A new study predicting the environmental effects of climate change, urban development, and land cover was recently published in Water Resources Research. The authors—representing diverse research specialties, including members from WRRC—concluded that the effects will increase habitat suitability of the invasive seaweed Hypnea musciformis and decrease the growth of the culturally-important native limu Ulva lactuca (or limu pālahalaha). With the support and input from community and agency partners, three future climate and management scenarios were developed to highlight the important stressors Hawai‘i’s hydrologic system faces. These scenarios were applied to an integrated land-sea model of the Keauhou basal aquifer (Kona, Hawai‘i Island) to predict how groundwater quantity and quality will change under different assumptions. The model results were then combined with lab experiments to quantitatively estimate how the scenario assumptions will impact the growth of the seaweed species. The findings from this study emphasize how watershed management actions are linked to the health of groundwater dependent ecosystems.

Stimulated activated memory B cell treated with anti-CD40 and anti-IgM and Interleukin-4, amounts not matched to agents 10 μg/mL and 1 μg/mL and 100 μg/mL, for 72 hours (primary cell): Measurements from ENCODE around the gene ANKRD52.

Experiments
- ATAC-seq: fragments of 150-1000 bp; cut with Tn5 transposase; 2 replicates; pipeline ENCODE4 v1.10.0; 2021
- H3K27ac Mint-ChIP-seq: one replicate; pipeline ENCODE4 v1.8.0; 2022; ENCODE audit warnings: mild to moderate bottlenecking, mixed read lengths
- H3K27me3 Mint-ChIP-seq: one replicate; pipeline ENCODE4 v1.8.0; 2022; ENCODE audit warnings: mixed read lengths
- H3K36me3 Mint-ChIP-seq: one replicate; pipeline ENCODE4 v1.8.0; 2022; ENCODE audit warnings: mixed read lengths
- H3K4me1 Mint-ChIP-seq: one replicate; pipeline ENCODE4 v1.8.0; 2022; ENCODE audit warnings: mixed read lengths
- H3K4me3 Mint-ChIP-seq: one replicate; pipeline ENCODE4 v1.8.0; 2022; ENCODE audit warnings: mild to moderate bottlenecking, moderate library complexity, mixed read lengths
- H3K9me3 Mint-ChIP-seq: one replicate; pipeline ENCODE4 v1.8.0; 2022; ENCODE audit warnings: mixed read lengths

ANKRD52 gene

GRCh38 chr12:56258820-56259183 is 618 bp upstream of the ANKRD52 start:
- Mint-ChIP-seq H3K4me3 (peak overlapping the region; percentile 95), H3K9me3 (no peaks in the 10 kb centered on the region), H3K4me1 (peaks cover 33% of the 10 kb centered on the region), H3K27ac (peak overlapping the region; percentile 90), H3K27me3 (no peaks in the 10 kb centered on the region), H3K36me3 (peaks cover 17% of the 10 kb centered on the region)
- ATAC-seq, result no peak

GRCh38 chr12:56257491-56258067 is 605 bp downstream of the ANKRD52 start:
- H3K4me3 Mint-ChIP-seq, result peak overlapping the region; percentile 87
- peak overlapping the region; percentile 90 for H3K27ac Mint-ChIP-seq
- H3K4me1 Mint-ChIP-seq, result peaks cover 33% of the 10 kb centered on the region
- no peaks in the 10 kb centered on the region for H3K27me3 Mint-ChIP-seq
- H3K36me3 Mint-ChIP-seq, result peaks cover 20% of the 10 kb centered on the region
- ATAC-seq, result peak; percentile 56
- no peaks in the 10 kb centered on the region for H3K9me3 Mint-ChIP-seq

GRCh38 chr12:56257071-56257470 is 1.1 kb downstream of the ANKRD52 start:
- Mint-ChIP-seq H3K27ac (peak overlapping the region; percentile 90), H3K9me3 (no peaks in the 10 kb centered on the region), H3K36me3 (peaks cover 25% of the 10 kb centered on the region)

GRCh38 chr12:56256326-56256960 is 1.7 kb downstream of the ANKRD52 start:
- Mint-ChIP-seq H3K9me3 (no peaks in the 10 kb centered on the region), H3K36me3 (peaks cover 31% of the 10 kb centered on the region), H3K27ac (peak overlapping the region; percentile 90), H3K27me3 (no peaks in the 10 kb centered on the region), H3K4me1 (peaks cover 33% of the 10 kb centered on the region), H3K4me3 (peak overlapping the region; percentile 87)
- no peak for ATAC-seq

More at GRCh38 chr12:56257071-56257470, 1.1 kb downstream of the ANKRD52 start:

Photo caption: Limu pālahalaha, Ulva sp., an abundant and ecologically and culturally valued native limu in Kona, Hawaiʻi. (Photo credit: Leah Bremer)
Journal Paper: Okuhata, B.K., Delevaux, J.M.S., Richards Donà, A., Smith, C.M., Gibson, V.L., Dulai, H., El-Kadi, A.I., Stamoulis, K., Burnett, K.M., Wada, C.A., Bremer, L.L. (2023). Effects of multiple drivers of environmental change on native and invasive macroalgae in nearshore groundwater dependent ecosystems. Water Resources Research, 59(7), e2023WR034593. https://doi.org/10.1029/2023WR034593